The solutions which caused the potato cylinders to lose mass did so because the concentration of water molecules inside the solution was lower than the concentration of water molecules inside the potato. The potato lost mass in each of the three solutions due to osmosis. The water molecules in the two solutions were of higher concentration than those in the potato cylinders, thus causing the water molecules to pass through the semi-permeable membrane of the potato and diffuse into the solution surrounding the potato. The potato in the 0.5M sucrose solution lost more water molecules (and therefore mass) than the potato in the 0.2M sucrose solution because there was less water molecules in the 0.5M than the 0.2M sucrose therefore causing the 0.5M to have a lower concentration of water molecules, obviously substantially lower than the potato's because of just how much was lost. This is shown by the concentration gradient of the graph. In the 0.2M sucrose solution there is practically no change in mass. The solution which has no change doesn't have any change because the concentration of water molecules is equal on both sides of the potato's semi-permeable membrane (which means that the water molecules in the solution are of equal amount as those in the potato). Therefore, in finding the concentration at which there is no change you have subsequently found the concentration of water molecules in the potato, e.g. if you find that there is no change in mass of a potato cylinder in a 0.2M solution no matter how long you leave it in for, then the concentration in that potato cylinder is 0.2M. However, osmosis still occurs, water molecules still pass through the semi-permeable membrane of the potato cylinder, but they pass through at an equal rate. To find the concentration of the potatoes which I used I would use my graph. At the point where the line crosses the X axis that is the concentration at which osmosis is equal on both sides of the semi-permeable membrane. ...read more.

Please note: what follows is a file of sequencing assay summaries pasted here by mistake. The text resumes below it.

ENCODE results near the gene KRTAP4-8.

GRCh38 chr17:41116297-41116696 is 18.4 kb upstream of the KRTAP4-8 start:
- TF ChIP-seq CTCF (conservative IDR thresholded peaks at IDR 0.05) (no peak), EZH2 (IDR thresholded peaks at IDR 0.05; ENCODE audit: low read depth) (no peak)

50%) throughout the whole experiment just in case either of these factors had any effect on the experiments. I could have left the potato cylinders in the solution for longer but I don't think that I needed to as I found quite a substantial change in mass and that was all I needed to plot my results onto a graph and fine the concentration of sucrose in the potato. If I left it for longer it would be a lot longer (e.g. 72 hours) so that I could see if there was any definite difference in leaving the solutions for longer. I could also have expanded my experiments by not only finding the changes in mass but finding out whether the potato cylinders changed in length shape or even colour. Or whether the sucrose solution changed at all, whether that changed in volume and if it did, how much compared to the other experiments? Also I could investigate the cells in the potatoes before and after the experiment. See if any became turgid or flaccid and compare them to the cells in the other experiments. I could even investigate whether the cells become plasmolysed and by how much. For a further understanding of osmosis in potatoes I would like to have seen how temperature effects it. I would have carried out the experiment above in exactly the same way but 5 times, putting one set of the potatoes in a place of 0�C, one in 10�C one at room temperature, as my control, one at 30�C and one at 40�C. I would conduct the weighing and measuring in exactly the same way as the experiment above and this experiment would show me whether or not temperature affects osmosis and whether it is the hotter the more osmosis or the colder the more osmosis. Carrying out any of the extensions of this experiment I have stated above would give me an extremely clear understanding and knowledge of osmosis in potatoes 1 Steph Winterbottom 10.D ...read more.